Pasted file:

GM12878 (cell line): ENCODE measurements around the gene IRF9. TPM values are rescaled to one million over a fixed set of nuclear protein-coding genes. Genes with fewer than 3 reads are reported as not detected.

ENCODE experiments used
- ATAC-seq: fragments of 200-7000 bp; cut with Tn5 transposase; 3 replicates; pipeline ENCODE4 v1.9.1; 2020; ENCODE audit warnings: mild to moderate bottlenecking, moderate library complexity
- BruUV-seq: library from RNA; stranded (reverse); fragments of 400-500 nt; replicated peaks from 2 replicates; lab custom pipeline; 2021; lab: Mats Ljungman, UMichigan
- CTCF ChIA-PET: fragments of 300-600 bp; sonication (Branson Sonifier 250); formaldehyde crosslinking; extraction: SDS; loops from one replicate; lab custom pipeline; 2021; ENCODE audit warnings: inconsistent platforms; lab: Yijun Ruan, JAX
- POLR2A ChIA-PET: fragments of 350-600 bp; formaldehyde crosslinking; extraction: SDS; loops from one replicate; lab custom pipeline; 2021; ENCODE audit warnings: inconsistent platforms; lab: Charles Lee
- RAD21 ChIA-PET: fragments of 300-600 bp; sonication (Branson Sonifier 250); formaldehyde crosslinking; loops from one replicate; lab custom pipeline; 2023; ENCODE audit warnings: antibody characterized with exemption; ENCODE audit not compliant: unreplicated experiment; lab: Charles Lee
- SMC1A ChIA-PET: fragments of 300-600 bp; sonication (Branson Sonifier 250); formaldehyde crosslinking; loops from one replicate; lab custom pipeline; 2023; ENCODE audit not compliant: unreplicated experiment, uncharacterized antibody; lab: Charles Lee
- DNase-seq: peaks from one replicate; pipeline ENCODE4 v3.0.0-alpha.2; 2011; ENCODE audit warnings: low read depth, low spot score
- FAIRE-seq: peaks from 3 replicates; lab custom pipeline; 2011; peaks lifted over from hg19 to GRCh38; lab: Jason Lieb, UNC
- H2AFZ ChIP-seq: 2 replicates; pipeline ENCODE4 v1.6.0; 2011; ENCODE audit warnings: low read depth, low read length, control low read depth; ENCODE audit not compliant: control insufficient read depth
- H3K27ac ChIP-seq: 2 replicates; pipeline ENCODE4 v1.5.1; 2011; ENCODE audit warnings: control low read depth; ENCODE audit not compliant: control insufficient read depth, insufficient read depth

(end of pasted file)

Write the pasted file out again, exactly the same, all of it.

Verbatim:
GM12878 (cell line): ENCODE measurements around the gene IRF9. TPM values are rescaled to one million over a fixed set of nuclear protein-coding genes. Genes with fewer than 3 reads are reported as not detected.

ENCODE experiments used
- ATAC-seq: fragments of 200-7000 bp; cut with Tn5 transposase; 3 replicates; pipeline ENCODE4 v1.9.1; 2020; ENCODE audit warnings: mild to moderate bottlenecking, moderate library complexity
- BruUV-seq: library from RNA; stranded (reverse); fragments of 400-500 nt; replicated peaks from 2 replicates; lab custom pipeline; 2021; lab: Mats Ljungman, UMichigan
- CTCF ChIA-PET: fragments of 300-600 bp; sonication (Branson Sonifier 250); formaldehyde crosslinking; extraction: SDS; loops from one replicate; lab custom pipeline; 2021; ENCODE audit warnings: inconsistent platforms; lab: Yijun Ruan, JAX
- POLR2A ChIA-PET: fragments of 350-600 bp; formaldehyde crosslinking; extraction: SDS; loops from one replicate; lab custom pipeline; 2021; ENCODE audit warnings: inconsistent platforms; lab: Charles Lee
- RAD21 ChIA-PET: fragments of 300-600 bp; sonication (Branson Sonifier 250); formaldehyde crosslinking; loops from one replicate; lab custom pipeline; 2023; ENCODE audit warnings: antibody characterized with exemption; ENCODE audit not compliant: unreplicated experiment; lab: Charles Lee
- SMC1A ChIA-PET: fragments of 300-600 bp; sonication (Branson Sonifier 250); formaldehyde crosslinking; loops from one replicate; lab custom pipeline; 2023; ENCODE audit not compliant: unreplicated experiment, uncharacterized antibody; lab: Charles Lee
- DNase-seq: peaks from one replicate; pipeline ENCODE4 v3.0.0-alpha.2; 2011; ENCODE audit warnings: low read depth, low spot score
- FAIRE-seq: peaks from 3 replicates; lab custom pipeline; 2011; peaks lifted over from hg19 to GRCh38; lab: Jason Lieb, UNC
- H2AFZ ChIP-seq: 2 replicates; pipeline ENCODE4 v1.6.0; 2011; ENCODE audit warnings: low read depth, low read length, control low read depth; ENCODE audit not compliant: control insufficient read depth
- H3K27ac ChIP-seq: 2 replicates; pipeline ENCODE4 v1.5.1; 2011; ENCODE audit warnings: control low read depth; ENCODE audit not compliant: control insufficient read depth, insufficient read depth